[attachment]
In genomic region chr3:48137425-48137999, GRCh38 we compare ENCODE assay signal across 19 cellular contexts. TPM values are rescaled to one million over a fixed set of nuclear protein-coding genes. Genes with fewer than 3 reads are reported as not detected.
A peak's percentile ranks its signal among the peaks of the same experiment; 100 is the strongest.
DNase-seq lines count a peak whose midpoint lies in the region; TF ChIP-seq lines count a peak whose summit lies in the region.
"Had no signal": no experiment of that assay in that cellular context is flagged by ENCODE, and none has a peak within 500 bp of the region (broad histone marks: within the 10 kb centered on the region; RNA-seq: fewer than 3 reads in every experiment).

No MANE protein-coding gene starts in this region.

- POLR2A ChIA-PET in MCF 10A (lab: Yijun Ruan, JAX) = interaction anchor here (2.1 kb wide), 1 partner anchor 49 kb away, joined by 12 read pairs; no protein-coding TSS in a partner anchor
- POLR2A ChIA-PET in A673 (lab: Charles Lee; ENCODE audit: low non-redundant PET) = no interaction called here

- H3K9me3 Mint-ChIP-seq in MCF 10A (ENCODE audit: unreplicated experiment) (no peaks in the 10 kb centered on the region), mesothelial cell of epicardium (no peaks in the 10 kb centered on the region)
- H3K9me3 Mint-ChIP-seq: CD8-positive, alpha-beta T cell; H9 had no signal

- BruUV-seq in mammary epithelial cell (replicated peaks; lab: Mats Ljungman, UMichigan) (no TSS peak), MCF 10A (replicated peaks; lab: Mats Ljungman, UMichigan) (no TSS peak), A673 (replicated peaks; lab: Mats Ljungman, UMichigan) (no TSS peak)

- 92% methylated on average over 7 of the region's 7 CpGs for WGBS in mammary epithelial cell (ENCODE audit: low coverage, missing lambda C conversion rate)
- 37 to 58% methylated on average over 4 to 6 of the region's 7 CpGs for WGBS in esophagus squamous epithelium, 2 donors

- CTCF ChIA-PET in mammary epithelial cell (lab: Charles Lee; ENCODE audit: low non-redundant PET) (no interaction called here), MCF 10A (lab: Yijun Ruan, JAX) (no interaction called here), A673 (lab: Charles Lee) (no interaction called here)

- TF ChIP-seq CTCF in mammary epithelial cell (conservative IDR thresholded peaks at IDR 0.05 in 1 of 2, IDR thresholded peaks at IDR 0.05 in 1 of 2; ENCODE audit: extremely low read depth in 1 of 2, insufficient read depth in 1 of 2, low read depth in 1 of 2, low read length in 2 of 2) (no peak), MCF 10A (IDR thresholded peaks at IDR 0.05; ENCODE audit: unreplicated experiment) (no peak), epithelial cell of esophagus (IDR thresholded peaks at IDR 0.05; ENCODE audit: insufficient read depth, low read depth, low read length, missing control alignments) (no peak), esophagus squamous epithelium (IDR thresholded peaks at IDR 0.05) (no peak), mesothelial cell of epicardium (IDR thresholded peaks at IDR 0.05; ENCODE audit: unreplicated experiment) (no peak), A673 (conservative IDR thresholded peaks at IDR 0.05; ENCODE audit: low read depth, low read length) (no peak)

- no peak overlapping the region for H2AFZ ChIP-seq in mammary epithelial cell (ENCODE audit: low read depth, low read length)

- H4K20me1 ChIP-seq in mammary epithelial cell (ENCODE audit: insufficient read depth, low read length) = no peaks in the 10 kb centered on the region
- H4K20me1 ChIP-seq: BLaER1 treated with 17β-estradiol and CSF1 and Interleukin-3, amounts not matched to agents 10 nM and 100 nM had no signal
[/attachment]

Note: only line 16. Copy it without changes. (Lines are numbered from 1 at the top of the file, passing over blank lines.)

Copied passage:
- H4K20me1 ChIP-seq in mammary epithelial cell (ENCODE audit: insufficient read depth, low read length) = no peaks in the 10 kb centered on the region